SINGAPORE - The "Singapore core".

This term was first raised in Parliament during the debate on the Population White Paper, back in February.

At the time, Deputy Prime Minister Teo Chee Hean had brought up the term after he spoke about nurturing and sustaining this core, especially in light of growing concern that there would be a diluted Singaporean identity with the influx of new citizens.

The White Paper had projected that there would be 6.9 million people in Singapore by 2030.

Of these, about 3.8 million or 55 per cent - down from 62 per cent currently - were meant to be Singaporeans with the rest permanent residents and foreigners on work passes.

Soon after, a discussion arose over what exactly constituted this core, and whether possessing a pink identity card was sufficient to qualify one as such.

Different backgrounds

The New Paper then launched its own Hardcore Singapore project. Over five months, the paper found over 100 Singapore citizens from different backgrounds. People were also invited to write in to the paper if they considered themselves to be a core Singaporean.

Aged 18 to 80, alongside their interesting stories, they were asked what qualities made them Singaporeans, which dish they would miss most when overseas, the little quirks that they see in Singapore, favourite Singlish phrases and how they would describe Singapore to a stranger.

And there were many answers: Ms Lynn Ee, a chef, said that the primary qualification to be part of that core was the fact that one has family or history here.

Freelance writer Balvinder Sandhu, on the other hand, said it is a tendency to complain that made one a Singaporean.

Another suggested criteria? Many had noted that Singlish was a common glue and that no English word could effectively convey the meanings of Singlish words like "shiok" and "wah lau".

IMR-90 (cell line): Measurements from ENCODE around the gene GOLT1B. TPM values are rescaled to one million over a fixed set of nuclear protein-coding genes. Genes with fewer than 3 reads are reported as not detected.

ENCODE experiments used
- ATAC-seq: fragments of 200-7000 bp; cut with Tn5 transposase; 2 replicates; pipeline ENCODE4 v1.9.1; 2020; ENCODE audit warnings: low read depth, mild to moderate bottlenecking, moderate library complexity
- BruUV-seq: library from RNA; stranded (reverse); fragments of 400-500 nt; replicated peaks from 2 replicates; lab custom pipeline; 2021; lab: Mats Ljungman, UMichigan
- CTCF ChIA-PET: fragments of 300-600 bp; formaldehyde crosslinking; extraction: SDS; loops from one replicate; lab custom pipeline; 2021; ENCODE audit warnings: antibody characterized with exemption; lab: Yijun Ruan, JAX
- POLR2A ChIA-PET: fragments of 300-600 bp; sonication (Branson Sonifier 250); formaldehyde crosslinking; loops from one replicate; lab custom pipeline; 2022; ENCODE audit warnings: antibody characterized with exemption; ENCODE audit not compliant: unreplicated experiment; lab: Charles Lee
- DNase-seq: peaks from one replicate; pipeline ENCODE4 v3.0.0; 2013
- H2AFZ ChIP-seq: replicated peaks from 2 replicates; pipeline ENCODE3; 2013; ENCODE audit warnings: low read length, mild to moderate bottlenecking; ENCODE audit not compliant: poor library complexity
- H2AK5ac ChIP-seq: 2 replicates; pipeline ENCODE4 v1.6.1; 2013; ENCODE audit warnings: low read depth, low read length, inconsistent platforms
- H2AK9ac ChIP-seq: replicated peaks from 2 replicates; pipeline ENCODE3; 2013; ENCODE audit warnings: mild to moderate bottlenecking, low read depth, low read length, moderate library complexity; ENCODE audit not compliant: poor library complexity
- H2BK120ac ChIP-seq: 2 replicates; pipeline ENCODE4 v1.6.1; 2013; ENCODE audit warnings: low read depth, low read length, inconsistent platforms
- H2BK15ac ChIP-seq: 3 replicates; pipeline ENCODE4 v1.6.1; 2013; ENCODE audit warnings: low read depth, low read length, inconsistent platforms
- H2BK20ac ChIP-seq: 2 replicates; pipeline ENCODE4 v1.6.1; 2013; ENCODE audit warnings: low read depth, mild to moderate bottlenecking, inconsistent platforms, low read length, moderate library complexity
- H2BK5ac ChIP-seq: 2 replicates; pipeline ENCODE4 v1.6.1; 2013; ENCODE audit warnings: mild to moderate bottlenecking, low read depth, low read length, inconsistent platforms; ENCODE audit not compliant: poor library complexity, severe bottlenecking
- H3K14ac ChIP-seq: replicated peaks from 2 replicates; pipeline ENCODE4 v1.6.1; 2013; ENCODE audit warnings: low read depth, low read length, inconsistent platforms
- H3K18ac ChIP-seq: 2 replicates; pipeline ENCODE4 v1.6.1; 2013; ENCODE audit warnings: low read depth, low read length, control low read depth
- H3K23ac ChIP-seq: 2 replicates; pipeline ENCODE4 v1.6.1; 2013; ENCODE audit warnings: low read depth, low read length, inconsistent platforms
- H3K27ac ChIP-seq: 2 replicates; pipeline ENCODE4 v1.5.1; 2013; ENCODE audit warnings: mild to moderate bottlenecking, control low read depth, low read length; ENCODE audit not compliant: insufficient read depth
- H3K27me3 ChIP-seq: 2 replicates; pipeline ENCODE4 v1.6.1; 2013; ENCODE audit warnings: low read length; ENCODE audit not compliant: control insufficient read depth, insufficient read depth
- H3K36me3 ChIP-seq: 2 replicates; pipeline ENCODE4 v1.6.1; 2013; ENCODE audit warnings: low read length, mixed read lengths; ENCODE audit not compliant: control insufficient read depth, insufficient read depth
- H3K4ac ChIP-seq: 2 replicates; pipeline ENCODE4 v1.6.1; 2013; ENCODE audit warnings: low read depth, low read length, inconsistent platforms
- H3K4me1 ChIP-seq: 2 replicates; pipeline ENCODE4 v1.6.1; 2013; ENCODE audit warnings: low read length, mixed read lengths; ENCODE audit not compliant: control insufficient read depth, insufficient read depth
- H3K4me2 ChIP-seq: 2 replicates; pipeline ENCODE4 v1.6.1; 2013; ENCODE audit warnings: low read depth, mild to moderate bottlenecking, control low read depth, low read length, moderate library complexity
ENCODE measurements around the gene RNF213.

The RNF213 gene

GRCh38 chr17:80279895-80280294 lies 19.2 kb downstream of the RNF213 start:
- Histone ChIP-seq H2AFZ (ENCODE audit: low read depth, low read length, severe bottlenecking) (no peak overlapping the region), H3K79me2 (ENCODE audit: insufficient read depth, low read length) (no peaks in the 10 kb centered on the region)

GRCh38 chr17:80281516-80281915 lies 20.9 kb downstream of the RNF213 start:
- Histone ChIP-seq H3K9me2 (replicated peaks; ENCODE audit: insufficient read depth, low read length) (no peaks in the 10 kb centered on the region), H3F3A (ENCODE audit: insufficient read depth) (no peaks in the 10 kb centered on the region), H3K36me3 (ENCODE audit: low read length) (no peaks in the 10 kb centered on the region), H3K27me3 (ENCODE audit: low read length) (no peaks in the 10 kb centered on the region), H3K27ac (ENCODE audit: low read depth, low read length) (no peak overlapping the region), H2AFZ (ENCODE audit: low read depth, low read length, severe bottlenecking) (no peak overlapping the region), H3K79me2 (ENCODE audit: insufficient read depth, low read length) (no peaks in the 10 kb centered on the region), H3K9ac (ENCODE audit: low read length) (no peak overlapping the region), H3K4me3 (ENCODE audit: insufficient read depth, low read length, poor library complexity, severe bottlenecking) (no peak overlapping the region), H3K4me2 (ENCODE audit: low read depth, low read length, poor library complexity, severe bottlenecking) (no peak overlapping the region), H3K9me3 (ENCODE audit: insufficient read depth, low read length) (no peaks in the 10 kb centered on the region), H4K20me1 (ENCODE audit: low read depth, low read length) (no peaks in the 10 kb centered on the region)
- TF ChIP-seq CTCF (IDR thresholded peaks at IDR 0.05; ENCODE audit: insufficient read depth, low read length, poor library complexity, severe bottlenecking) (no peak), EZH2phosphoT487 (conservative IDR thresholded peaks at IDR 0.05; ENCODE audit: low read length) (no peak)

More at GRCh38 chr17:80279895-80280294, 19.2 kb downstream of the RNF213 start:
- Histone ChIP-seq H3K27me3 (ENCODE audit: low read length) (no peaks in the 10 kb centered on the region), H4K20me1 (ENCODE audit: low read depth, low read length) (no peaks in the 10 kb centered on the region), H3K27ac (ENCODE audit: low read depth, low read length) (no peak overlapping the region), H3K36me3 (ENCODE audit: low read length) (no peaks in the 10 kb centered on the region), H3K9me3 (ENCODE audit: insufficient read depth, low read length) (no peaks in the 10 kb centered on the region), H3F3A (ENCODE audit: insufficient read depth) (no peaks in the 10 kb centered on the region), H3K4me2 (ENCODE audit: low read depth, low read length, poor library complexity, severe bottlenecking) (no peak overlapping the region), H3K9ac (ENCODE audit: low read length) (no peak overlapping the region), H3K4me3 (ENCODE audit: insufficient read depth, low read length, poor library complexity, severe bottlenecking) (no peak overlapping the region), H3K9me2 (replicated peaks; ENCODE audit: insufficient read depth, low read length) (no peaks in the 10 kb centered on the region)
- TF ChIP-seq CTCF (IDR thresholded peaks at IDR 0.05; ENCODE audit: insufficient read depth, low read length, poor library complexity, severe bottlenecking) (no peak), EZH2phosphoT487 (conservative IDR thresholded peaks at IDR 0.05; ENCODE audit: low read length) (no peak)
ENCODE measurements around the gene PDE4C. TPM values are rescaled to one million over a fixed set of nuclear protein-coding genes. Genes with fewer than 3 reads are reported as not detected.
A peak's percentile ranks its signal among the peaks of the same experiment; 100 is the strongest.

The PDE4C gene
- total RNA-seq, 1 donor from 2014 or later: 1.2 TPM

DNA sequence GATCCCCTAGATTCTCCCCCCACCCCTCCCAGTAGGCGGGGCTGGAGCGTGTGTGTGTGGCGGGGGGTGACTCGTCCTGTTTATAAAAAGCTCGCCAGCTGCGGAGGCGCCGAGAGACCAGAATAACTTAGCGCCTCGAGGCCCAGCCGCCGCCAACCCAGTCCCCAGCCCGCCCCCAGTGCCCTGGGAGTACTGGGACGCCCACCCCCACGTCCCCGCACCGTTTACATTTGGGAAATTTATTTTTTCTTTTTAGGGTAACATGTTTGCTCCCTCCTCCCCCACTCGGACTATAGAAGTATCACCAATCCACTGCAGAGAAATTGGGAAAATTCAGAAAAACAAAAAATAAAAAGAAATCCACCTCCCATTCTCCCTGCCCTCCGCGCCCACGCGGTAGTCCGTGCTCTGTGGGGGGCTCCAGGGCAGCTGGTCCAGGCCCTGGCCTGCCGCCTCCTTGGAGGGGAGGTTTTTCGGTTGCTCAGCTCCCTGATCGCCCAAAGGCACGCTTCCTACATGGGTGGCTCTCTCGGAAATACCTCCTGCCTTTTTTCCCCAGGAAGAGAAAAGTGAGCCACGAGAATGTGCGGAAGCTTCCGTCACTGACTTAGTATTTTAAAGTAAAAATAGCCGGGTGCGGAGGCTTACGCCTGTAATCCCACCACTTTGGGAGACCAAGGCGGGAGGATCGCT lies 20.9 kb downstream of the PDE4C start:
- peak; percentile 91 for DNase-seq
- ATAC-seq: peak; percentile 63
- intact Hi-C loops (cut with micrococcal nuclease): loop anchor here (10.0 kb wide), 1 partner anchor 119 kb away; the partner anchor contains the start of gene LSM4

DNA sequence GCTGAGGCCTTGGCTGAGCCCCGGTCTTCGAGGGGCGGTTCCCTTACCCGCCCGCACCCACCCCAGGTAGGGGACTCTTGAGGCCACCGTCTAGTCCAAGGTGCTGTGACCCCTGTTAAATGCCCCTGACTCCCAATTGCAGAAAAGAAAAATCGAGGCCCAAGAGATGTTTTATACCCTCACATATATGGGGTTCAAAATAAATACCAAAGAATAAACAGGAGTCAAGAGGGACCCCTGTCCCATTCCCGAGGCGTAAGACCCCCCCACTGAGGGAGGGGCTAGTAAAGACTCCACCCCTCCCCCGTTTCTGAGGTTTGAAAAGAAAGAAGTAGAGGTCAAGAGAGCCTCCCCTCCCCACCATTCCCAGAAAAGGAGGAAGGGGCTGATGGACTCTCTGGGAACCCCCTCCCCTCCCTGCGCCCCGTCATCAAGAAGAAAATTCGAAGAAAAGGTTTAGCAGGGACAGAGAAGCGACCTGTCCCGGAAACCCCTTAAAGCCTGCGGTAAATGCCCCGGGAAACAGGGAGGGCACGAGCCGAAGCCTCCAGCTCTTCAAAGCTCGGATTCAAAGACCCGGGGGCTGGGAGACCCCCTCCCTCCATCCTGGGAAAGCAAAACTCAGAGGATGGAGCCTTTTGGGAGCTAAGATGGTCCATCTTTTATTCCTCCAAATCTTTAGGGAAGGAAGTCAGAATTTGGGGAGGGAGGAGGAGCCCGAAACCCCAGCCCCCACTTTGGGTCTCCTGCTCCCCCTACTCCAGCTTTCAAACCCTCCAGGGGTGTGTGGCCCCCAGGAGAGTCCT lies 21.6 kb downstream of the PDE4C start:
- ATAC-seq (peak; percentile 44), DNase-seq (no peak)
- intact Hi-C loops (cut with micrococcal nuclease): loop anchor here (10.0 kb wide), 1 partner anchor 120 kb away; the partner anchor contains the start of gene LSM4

From the infamous kiasu attitude to the mastery of Singlish, these Singaporeans have cited many qualities that ultimately define them as a true blue citizen.

One reader, Mr Goh Mia Chuan, 67, e-mailed TNP and declared himself a "true, hardcore Singaporean" because he spoke enough Teochew, Hokkien and even Malay to communicate with his neighbours at his kampung at Lorong Limau where he grew up.

This facility with languages was also common among several other interviewees, including prominent personality Eunice Olsen, who speaks both Mandarin and Teochew.

She also said that she noticed that Singaporeans would constantly press the lift buttons.

She'd said: "Singaporeans... must press it repeatedly, as if it will come faster if they do that."


Going by the people interviewed, the list of what made a Singaporean at heart was quite diverse; but sociologist Tan Ern Ser told TNP: "From a legal perspective, it's quite straight forward. A citizen is a citizen, whether natural or naturalized."

But he said certain elements tended to identify with Singaporeans more: "History, a common experience, culture, language, values, food, and maybe a common resentment towards foreigners whom they deem to be here to take away what's theirs."

Yet, Mr Tan said: "It's not easy to define, but most people would think they know who belongs to the Singaporean core."

Marine Parade GRC MP Tin Pei Ling said that while certain characteristics like the love for chicken rice, and the people's hardworking nature can define a Singaporean, she said that there is something more.

Ms Tin said: "The Singaporean core is a group who share common values, who believe in our nation and want to make it better, and very importantly, who will stay and defend Singapore when we face a crisis."

But she also said that while Singaporeans born and bred here have a lifetime to imbibe our values and unique culture, they must also be open... to those who sincerely want to be Singaporeans.

Tampines GRC MP Baey Yam Keng said: "I would think core Singaporeans behave and live by the Singapore lifestyle and culture, like enjoying the local food here and speaking Singlish."

He added: "Being able to relate to other Singaporeans almost immediately is a clear sign of a core Singaporean.

"You know when you are overseas and you hear a Singaporean speaking, and it just excites you that there is another Singaporean nearby? That's a core Singaporean as well."

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